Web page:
According to NASA, 2020 has effectively tied 2016 as the hottest year on record, with the global average temperature 1.84 degrees Fahrenheit (1.02 degrees Celsius) warmer than the baseline 1951-1980 mean.
“The last seven years have been the warmest seven years on record, typifying the ongoing and dramatic warming trend,” said Goddard Institute for Space Studies (GISS) Director Gavin Schmidt. “Whether one year is a record or not is not really that important – the important things are long-term trends. With these trends, and as the human impact on the climate increases, we have to expect that records will continue to be broken.”
Notably, 2020’s temperature level was hit without it being an El Niño year, as it was in 2016. Across the globe, in nearly every country in the world, temperatures were above average, with Europe and Asia seeing their hottest years on record, and the planet’s oceans having their third warmest year to date. Even small changes in the average global temperature can lead to drastic extremes in certain regions, such as Phoenix’s 140 days above 100 degrees (F).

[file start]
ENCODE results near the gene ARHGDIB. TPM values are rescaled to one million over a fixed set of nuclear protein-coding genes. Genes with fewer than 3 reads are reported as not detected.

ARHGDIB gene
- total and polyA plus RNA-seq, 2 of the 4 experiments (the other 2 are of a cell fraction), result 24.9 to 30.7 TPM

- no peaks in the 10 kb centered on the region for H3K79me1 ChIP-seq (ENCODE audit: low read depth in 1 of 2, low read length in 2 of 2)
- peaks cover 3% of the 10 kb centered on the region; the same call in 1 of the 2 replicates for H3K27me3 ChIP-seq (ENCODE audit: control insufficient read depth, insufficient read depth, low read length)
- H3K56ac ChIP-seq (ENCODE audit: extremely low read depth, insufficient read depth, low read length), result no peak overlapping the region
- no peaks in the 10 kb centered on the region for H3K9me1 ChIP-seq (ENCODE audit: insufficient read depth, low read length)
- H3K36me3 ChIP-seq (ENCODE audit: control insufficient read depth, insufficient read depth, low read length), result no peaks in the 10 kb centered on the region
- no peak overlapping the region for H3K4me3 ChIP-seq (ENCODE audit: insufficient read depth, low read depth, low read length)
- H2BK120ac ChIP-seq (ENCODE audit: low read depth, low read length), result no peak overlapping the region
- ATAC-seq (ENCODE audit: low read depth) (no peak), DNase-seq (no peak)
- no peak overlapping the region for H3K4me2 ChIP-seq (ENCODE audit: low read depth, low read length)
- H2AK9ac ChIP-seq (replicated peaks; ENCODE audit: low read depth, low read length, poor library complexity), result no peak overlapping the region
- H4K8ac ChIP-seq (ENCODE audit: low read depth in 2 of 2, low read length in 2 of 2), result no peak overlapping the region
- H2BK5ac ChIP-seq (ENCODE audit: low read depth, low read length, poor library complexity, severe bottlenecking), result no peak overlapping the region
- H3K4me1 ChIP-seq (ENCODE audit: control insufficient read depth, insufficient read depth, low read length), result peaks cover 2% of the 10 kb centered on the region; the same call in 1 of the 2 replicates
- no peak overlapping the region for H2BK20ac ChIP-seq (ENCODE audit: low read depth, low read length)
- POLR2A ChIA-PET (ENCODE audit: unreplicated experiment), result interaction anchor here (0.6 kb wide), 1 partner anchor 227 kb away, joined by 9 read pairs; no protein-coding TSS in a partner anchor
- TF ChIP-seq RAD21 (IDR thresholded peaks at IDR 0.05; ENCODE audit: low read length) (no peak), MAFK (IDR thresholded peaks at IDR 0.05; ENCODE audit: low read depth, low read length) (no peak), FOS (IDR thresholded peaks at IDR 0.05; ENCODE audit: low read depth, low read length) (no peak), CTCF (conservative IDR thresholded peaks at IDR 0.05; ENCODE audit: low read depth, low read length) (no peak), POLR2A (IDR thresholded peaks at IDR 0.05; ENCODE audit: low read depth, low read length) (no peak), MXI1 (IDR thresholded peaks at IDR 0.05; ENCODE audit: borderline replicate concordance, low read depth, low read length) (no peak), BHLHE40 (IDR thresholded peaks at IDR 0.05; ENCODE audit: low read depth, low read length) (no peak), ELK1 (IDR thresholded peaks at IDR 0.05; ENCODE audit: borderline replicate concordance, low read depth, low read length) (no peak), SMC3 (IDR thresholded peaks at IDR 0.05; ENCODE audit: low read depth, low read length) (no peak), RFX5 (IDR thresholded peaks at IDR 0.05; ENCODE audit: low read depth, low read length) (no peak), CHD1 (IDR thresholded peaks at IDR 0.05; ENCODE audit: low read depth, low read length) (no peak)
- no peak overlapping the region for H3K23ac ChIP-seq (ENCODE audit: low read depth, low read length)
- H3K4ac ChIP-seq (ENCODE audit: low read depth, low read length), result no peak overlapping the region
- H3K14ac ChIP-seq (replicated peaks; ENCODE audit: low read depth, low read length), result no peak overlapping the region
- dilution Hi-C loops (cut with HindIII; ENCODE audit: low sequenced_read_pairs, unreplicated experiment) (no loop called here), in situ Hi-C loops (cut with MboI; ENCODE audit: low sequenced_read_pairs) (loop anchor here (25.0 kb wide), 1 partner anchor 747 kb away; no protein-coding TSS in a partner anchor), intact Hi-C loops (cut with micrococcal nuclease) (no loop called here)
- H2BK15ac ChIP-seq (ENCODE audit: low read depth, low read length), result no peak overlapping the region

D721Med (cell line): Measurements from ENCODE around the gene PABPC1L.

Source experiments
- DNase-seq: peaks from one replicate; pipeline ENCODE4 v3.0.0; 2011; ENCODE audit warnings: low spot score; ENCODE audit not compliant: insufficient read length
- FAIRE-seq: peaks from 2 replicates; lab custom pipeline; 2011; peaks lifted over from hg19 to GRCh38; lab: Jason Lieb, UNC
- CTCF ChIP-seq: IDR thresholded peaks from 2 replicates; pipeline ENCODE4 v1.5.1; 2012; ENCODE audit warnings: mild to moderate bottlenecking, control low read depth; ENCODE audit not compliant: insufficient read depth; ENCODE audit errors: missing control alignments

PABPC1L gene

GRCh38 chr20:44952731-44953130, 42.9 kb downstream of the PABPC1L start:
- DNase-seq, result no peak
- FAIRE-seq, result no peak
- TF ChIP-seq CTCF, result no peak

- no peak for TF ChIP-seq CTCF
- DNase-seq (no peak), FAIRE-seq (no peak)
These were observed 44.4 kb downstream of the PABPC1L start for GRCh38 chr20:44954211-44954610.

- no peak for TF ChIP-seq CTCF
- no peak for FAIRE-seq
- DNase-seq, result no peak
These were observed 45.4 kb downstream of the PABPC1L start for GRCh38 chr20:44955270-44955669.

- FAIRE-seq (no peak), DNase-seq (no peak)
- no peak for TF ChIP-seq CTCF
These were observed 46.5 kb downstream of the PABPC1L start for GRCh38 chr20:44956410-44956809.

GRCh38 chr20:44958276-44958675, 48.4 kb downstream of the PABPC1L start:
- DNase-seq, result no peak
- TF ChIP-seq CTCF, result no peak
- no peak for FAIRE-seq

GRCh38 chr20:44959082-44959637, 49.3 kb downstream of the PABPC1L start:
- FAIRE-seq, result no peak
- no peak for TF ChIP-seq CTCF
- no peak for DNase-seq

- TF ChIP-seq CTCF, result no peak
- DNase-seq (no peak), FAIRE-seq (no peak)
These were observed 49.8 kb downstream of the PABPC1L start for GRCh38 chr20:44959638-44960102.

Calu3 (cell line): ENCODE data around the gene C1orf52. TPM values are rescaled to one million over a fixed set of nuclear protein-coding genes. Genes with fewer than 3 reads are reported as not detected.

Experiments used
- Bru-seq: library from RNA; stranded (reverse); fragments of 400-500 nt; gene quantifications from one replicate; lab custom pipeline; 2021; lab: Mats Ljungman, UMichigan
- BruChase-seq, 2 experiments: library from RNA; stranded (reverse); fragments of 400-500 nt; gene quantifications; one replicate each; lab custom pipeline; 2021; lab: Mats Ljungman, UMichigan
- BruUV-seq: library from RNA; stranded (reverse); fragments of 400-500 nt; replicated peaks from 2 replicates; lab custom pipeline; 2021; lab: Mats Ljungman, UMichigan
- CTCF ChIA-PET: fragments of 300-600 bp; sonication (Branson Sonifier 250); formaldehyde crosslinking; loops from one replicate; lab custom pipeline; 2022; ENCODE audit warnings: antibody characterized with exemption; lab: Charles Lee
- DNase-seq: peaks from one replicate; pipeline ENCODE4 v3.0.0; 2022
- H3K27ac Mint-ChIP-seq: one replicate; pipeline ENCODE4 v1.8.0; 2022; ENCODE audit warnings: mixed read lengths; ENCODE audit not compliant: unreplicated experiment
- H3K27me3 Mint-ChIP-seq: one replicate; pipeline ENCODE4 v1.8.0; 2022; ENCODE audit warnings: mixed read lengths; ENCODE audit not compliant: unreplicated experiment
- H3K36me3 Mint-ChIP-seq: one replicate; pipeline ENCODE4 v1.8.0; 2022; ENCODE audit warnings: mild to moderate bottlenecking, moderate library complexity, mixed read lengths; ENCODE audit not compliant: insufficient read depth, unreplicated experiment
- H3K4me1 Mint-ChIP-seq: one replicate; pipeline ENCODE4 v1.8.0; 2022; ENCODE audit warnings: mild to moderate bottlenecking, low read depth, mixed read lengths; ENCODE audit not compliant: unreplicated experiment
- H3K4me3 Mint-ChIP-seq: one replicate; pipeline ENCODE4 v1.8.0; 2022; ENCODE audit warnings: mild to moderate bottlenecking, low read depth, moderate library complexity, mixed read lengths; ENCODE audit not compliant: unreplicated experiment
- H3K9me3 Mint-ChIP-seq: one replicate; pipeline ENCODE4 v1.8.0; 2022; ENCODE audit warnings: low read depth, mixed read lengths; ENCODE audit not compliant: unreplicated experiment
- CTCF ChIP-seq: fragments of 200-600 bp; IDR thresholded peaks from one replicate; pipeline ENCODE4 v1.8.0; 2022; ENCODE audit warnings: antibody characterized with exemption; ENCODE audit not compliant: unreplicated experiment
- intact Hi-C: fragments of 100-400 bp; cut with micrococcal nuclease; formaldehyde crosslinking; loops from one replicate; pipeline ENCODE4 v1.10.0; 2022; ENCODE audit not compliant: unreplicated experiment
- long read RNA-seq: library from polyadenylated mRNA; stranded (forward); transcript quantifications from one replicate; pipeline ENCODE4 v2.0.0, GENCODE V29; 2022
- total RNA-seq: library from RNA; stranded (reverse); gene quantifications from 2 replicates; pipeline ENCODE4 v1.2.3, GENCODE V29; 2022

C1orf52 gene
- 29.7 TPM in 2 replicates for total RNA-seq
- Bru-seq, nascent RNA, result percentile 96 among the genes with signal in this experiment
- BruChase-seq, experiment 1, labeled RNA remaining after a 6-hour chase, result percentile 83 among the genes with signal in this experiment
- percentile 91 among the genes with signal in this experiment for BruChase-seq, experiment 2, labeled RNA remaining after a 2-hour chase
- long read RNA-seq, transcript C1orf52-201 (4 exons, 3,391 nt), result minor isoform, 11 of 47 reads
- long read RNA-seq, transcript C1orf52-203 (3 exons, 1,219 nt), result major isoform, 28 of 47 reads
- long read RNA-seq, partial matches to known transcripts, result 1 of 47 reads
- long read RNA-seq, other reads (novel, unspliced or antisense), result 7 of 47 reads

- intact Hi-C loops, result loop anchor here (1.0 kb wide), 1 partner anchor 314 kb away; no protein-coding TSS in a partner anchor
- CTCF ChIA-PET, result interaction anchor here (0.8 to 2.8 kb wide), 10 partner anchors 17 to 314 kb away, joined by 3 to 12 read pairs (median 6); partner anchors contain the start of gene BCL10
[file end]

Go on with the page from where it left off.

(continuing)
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Photo credit for image at top: NOAA